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Wednesday, August 13, 2008

Software Engineering Hardware

My business card will, once it arrives, list me as a software engineer. The job posting that I responded to was labeled "Software Engineer", and in my interview I was questioned almost entirely on my programming skills and history. Besides some of the personal scripting work I've been doing, however, most of what I do is hardware.

And therein lies the truth of small companies: With so few people, everybody has to do a little bit of everything. I spent much of the morning today working on three basic projects:

  1. I was migrating all my "stuff" to a new laptop that my boss bought for me. No longer am I working on a little Eee PC, now I'm working on a nice Lenovo Ideapad. I'll talk more about this later. Getting the essentials (Perl 5.10, Notepad++, Firefox) goes relatively quick, getting all the other garbage I need (Microsoft Office and Groove, a series of proprietary design tools, satellite monitoring tools, and web authoring tools) takes much longer.
  2. Hardware testing and analyzing. We were using the battery voltage as a pullup bias for our input pins, but the trickle current makes our low-power goals infeasible. Now, we're looking to use one digital output as the bias for the other digital input, and using a regular polling function to read input instead. Saves power, but definitely not software-related.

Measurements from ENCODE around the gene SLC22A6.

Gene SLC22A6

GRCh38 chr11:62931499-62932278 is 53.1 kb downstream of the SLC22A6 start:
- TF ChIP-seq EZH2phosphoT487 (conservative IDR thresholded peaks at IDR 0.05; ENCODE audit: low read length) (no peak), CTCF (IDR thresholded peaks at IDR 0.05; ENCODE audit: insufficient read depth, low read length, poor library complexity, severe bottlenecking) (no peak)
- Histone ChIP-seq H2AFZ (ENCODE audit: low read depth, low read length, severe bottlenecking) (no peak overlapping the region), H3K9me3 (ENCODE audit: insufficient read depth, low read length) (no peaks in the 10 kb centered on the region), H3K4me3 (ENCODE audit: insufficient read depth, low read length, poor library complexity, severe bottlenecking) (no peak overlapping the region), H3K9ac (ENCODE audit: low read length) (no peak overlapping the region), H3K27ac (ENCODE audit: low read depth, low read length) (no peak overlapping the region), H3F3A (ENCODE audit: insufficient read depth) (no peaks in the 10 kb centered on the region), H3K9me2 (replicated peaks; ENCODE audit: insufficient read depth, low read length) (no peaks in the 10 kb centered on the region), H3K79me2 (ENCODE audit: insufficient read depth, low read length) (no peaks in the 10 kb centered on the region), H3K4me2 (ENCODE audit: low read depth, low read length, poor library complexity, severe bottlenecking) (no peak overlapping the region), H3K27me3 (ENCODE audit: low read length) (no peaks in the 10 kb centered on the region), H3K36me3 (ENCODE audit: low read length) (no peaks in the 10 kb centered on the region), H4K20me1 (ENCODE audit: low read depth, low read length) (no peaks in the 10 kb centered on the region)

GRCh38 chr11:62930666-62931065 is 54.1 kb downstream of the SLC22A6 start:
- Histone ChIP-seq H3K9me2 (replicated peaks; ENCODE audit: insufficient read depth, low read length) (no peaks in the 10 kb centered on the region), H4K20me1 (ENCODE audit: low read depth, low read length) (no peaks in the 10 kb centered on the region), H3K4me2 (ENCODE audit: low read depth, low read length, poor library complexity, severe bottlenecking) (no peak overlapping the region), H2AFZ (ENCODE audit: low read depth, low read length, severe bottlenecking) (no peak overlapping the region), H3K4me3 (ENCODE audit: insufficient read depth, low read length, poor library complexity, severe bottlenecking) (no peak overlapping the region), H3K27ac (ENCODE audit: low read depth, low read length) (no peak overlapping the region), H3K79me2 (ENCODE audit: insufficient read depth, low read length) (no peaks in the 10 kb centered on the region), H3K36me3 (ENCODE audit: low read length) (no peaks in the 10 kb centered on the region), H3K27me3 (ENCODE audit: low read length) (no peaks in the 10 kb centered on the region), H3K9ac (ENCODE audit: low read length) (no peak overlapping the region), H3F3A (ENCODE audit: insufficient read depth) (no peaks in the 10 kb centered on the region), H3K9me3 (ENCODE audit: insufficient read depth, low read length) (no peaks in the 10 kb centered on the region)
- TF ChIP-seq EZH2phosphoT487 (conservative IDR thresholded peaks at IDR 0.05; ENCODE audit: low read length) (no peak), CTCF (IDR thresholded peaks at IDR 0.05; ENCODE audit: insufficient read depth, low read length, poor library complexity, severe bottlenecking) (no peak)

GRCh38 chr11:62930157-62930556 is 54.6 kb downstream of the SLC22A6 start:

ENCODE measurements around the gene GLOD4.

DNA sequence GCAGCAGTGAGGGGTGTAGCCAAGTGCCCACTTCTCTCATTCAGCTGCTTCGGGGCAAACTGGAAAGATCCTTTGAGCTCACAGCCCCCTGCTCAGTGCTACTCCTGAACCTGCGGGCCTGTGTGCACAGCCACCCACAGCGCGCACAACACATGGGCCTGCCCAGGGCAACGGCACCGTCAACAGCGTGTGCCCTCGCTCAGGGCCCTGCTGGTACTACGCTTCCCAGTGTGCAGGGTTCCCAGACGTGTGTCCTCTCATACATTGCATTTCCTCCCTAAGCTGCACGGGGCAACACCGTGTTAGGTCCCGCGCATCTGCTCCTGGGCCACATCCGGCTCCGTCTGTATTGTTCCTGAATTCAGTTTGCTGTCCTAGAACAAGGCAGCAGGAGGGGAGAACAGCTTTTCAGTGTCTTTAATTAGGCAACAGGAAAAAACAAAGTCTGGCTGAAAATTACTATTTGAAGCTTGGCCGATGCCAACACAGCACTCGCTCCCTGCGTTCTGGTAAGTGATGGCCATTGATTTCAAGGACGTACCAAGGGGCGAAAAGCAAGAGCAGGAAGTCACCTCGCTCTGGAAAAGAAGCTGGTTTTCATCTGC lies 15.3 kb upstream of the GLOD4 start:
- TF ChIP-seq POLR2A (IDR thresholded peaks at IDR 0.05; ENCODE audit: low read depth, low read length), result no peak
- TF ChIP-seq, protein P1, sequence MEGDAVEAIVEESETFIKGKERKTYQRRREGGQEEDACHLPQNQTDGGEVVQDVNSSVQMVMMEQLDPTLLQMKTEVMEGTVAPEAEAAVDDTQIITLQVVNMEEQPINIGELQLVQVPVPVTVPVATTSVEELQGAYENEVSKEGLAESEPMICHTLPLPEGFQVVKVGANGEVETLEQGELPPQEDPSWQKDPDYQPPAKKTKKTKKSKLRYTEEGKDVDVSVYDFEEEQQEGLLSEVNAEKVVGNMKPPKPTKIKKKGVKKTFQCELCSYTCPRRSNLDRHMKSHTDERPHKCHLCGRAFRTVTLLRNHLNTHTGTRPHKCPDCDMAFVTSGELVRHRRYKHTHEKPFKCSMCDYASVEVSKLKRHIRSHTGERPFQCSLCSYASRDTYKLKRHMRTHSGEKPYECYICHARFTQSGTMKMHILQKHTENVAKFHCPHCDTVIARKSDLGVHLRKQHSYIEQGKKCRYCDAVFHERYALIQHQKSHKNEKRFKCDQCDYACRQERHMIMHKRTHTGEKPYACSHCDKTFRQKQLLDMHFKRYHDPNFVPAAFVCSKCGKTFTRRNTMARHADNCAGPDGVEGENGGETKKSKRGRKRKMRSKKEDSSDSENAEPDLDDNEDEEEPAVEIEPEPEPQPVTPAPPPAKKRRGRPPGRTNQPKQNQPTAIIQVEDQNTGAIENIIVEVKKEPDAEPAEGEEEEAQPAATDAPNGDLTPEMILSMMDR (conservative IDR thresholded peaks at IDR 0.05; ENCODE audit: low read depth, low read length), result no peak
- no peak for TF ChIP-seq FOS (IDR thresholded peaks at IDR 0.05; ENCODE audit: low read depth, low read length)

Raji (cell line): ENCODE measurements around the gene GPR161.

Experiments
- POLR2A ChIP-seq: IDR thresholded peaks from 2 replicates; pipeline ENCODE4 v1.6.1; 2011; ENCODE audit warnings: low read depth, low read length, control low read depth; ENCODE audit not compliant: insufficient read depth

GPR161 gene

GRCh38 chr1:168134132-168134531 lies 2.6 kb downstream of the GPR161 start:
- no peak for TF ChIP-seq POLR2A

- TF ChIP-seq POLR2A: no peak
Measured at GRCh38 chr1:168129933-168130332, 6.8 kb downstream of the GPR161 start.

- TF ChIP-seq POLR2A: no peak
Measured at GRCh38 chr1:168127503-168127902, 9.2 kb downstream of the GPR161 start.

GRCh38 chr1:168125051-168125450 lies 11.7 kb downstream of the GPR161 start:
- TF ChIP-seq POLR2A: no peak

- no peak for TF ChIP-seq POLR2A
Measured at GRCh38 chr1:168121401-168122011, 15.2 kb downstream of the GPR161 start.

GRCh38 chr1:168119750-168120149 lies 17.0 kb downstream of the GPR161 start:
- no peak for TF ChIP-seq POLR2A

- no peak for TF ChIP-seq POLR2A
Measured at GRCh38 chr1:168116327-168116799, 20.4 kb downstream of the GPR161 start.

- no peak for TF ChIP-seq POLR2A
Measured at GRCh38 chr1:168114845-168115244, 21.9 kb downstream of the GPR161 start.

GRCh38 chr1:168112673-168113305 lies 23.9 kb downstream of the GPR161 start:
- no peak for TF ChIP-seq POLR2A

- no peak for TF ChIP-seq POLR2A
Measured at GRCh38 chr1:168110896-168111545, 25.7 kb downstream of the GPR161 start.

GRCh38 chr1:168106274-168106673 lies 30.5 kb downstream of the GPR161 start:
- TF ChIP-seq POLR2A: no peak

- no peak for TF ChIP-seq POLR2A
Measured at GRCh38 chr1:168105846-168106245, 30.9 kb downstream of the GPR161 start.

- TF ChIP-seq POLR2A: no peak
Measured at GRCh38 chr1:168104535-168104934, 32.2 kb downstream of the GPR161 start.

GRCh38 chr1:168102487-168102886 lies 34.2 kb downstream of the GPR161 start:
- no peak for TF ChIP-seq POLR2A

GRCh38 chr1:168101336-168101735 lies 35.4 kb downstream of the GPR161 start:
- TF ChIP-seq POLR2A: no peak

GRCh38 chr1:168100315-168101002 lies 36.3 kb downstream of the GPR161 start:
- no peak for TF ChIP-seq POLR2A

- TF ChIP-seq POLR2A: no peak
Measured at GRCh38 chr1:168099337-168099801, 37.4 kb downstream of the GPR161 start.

3. Cabling. I had to scavenge some old cat-5 cable that was strung up around the air conditioning vents, strip the ends, solder on new connectors, run them up to the roof and set up monitoring stations.
I spend the day working with the hardware engineer who used to write software, the software engineer who is becoming a manager, the manager who writes web applications, and the mechanical engineer who installs our electrical devices. My boss has a funny little pantomime where she takes off one imaginary hat and puts on another. It's quite fitting, really.

The truth is that in embedded systems, it's impossible to separate the software work from the hardware. To verify proper software operation I have to set up cables, pull out the multimeter and the oscilloscope, warm up the soldering iron, and start flipping switches. In a computer without a monitor, a keyboard, or a mouse, how else are you going to test and debug it?

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